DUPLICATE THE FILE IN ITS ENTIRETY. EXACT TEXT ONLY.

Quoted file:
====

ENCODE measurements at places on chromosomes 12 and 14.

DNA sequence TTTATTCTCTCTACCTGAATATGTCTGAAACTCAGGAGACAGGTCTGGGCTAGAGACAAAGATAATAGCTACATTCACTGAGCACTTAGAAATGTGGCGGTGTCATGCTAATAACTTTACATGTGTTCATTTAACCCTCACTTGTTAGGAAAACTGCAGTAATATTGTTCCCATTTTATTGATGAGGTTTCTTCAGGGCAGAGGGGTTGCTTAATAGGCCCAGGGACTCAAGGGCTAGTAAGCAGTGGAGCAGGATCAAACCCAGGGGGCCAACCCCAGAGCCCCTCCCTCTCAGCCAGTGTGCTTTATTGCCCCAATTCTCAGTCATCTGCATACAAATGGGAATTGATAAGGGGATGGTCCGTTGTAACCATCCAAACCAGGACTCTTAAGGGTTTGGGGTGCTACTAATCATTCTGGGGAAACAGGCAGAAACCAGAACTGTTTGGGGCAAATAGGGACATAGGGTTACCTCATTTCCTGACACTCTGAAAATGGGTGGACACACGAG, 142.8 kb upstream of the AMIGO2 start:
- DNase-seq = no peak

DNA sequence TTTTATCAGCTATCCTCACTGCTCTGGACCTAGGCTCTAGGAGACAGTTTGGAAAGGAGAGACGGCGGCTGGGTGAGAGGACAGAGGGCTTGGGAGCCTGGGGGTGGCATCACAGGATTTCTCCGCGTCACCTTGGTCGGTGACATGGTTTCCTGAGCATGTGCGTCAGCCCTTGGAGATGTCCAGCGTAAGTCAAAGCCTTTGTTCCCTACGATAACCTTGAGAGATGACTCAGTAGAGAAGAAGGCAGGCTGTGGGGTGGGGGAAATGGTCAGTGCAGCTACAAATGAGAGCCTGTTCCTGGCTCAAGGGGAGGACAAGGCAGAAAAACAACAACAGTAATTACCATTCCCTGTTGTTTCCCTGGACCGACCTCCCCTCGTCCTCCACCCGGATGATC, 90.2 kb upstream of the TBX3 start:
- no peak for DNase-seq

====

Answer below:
ENCODE measurements at places on chromosomes 12 and 14.

DNA sequence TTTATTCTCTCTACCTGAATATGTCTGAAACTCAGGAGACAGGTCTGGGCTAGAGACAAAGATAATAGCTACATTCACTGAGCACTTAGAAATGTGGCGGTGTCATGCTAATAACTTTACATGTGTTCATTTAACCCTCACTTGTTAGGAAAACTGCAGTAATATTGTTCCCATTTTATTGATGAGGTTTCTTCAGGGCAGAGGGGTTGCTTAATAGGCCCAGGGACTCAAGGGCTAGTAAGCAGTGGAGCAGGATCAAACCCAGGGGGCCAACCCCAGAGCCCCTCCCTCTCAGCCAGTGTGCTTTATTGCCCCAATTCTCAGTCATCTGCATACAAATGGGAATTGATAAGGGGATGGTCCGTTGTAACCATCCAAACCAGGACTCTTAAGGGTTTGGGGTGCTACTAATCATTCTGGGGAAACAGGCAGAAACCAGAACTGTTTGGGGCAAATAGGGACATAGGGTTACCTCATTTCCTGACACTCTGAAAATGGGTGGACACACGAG, 142.8 kb upstream of the AMIGO2 start:
- DNase-seq = no peak

DNA sequence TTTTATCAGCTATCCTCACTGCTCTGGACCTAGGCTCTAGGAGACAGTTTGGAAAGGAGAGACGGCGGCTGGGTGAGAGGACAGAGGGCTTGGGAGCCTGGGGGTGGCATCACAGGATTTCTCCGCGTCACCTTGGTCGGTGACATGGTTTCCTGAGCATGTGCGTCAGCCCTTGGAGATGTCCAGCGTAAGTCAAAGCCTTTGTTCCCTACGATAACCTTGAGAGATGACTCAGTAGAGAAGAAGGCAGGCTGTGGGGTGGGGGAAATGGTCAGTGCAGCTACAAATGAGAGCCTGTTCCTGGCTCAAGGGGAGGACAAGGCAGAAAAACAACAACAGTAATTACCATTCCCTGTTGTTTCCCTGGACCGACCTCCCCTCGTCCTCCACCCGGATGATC, 90.2 kb upstream of the TBX3 start:
- no peak for DNase-seq